But given that the relation in question is a matter of having a representation with a particular type of functional role tokened in one's mind, it is simpler to say that occurrent beliefs just are mental representations with a characteristic type of functional role.
Many advocates of RTM take the mental representations involved in beliefs and other propositional attitudes to have internal structure.
Accordingly, the representations that figure in Sue's beliefs would be composed of more basic representations. For theorists who adopt the mental representation view of concepts, concepts are identified with these more basic representations. Early advocates of RTM e. But modern versions of RTM assume that much thought is not grounded in mental images.
The classic contemporary treatment maintains, instead, that the internal system of representation has a language-like syntax and a compositional semantics. According to this view, much of thought is grounded in word-like mental representations.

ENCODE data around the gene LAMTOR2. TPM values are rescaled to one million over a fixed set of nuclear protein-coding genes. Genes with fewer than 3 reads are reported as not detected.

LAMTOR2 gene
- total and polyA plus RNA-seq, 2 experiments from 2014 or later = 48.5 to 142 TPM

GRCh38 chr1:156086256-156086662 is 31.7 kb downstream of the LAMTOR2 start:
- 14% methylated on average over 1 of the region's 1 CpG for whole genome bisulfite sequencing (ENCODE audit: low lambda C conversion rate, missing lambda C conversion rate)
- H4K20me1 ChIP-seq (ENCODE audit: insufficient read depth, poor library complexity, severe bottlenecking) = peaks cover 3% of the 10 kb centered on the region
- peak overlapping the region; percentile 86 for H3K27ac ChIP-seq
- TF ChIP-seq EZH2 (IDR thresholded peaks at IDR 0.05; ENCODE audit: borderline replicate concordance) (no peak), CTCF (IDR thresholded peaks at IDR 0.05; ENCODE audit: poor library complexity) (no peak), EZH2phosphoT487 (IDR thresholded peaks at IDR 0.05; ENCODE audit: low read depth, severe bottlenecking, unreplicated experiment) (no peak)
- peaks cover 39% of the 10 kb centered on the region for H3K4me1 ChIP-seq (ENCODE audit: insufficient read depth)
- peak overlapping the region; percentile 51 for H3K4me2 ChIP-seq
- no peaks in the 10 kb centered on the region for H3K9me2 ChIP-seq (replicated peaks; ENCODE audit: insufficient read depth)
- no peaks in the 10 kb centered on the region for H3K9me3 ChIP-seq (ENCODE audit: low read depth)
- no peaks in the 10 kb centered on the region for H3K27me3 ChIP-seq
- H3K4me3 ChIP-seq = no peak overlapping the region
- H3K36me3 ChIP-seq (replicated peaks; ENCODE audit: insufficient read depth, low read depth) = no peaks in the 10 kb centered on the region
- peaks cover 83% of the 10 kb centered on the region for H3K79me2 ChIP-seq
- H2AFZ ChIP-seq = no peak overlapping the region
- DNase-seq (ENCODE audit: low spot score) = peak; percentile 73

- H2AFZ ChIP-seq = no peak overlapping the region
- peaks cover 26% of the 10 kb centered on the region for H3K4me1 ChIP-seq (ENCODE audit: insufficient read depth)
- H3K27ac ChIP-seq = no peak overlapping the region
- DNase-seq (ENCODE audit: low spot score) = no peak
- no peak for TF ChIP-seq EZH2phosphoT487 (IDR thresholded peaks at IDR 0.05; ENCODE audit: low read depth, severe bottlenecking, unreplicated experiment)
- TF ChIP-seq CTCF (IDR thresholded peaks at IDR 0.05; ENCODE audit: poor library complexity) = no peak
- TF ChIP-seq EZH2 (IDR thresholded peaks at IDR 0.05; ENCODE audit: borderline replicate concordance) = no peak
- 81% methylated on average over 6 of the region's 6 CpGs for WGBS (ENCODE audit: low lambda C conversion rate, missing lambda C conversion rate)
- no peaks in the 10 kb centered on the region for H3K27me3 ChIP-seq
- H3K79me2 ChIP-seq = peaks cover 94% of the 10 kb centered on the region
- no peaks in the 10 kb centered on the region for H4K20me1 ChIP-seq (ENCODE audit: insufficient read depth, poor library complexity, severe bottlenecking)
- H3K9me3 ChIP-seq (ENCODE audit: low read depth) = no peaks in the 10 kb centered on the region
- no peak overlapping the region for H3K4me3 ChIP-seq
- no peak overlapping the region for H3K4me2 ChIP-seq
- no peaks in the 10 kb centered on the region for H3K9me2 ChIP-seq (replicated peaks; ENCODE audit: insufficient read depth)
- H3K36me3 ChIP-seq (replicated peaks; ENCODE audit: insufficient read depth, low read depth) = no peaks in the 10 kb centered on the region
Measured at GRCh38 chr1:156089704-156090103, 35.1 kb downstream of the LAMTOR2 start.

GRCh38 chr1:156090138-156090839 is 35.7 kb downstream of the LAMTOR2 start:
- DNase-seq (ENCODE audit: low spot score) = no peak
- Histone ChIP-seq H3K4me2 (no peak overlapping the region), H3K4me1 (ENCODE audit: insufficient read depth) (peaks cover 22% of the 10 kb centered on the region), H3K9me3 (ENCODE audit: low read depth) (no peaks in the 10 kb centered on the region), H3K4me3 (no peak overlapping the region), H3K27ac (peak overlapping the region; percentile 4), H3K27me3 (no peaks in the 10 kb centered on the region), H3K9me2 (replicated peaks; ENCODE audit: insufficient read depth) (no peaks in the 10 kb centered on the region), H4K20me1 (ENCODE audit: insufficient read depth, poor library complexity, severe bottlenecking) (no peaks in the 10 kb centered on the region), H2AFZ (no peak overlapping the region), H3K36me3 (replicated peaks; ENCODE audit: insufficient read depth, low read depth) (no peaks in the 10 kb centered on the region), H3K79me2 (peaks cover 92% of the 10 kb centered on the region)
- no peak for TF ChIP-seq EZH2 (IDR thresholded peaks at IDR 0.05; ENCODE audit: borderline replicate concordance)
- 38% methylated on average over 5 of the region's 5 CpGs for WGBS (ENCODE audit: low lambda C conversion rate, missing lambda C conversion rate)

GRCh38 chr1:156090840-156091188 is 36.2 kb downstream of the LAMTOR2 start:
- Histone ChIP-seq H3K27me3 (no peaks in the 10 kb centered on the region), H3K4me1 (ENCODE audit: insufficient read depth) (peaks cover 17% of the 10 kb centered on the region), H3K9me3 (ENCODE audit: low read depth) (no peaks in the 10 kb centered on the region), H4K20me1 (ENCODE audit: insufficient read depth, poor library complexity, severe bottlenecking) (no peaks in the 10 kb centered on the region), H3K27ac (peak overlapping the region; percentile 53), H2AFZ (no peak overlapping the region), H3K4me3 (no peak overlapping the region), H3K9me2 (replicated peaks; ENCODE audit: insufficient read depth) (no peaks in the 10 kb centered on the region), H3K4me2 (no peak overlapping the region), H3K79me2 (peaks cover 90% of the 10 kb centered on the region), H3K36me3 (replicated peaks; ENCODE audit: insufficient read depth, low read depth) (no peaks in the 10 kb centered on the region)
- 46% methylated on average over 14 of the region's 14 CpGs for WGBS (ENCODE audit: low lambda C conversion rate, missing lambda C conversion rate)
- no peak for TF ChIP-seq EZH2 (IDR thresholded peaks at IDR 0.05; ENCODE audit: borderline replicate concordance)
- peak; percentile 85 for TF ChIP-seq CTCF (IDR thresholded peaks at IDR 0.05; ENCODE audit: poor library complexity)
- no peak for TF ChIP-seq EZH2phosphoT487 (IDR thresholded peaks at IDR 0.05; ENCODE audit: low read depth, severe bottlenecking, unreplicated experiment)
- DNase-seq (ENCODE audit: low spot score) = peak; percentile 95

This view is often referred to as the language of thought hypothesis Fodor However, the analogy with language isn't perfect; obviously, the internal symbol system must lack many of the properties associated with a natural language.
In addition, the content of a complex symbol is supposed to be a function of its syntactic structure and the contents of its constituents. The mental representation view of concepts is the default position in cognitive science Pinker and enjoys widespread support in the philosophy of mind, particularly among philosophers who view their work as being aligned with research in cognitive science e.
They maintain that concepts and structured mental representations play a crucial role in accounting for the productivity of thought i.
Critics of this view argue that it is possible to have propositional attitudes without having the relevant mental representations tokened in one's head. Daniel Dennettfor example, argues that most people believe zebras don't wear overcoats in the wild—and a million other similar facts—even though they have never stopped to consider such matters.